The simplest version of the kala khatta is a cupful of shaved ice with a store-bought syrup poured over.But commercially-made syrups often have a lot of nasties in the ingredients list so it’s better to make it yourself at home.

The jamuns in kala khatta are incredibly healthy—they are good for digestion, are said to cool the body and can even help control diabetes. The kala namak (black salt) helps replace the minerals the body loses when sweating. To make, remove the seeds from 10 jamuns, and grind the fruit to a paste. Press the fruit through a sieve, add lemon juice, sugar, kala namak to taste. Pour over a cupful of shaved or grated ice and eat like a sorbet or granita.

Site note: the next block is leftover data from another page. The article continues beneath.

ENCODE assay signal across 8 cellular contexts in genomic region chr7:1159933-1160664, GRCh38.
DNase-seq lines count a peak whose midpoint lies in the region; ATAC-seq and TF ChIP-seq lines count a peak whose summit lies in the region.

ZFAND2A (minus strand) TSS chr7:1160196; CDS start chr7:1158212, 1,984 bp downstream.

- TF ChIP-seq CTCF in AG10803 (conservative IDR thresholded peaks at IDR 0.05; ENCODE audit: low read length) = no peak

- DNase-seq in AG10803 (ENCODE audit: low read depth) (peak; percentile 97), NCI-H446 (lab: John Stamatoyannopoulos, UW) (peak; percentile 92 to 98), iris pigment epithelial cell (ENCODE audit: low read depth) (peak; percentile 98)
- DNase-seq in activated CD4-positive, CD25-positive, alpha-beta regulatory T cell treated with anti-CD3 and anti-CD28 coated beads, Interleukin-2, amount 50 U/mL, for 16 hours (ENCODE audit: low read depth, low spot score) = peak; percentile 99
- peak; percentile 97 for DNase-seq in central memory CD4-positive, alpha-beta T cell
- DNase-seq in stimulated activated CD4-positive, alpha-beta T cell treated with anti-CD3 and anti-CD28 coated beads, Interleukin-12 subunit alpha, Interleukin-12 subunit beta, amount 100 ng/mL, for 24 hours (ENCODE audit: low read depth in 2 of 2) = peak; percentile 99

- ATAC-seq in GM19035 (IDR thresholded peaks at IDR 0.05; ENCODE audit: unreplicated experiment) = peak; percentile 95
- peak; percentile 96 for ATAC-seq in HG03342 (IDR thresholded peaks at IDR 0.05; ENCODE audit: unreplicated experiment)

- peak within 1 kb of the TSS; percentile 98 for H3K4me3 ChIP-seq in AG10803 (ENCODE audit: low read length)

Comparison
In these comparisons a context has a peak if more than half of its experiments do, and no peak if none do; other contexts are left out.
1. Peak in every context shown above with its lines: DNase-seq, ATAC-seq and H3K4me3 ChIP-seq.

Illustration: Satya Prakash

Mango and pomegranate ice with pomegranate seeds

This fruit-packed popsicle looks gorgeous and tastes even better. Arrange some chopped mango and pomegranate seeds into some popsicle moulds, then fill the moulds to the top with mango juice. Put a stick in each mould, then leave in the freezer until completely frozen.

Illustration: Satya Prakash

Kachhi kairi

There is probably no better way to beat the summer heat than with kachhi kairi, basically aam ka panna on a stick. You could use a store-bought syrup but you would just be cheating yourself of the real thing. For that, boil two unripe mangoes in water for 10-15 minutes until tender. Peel and scrape out the mango flesh, then mash by hand with salt, sugar, roasted, ground cumin seed, kala namak (black salt) and chilli powder to taste. Either pour over shaved ice or use a quantity of aam ka panna (using more syrup than you would if you were going to drink it), then pour into popsicle moulds and freeze.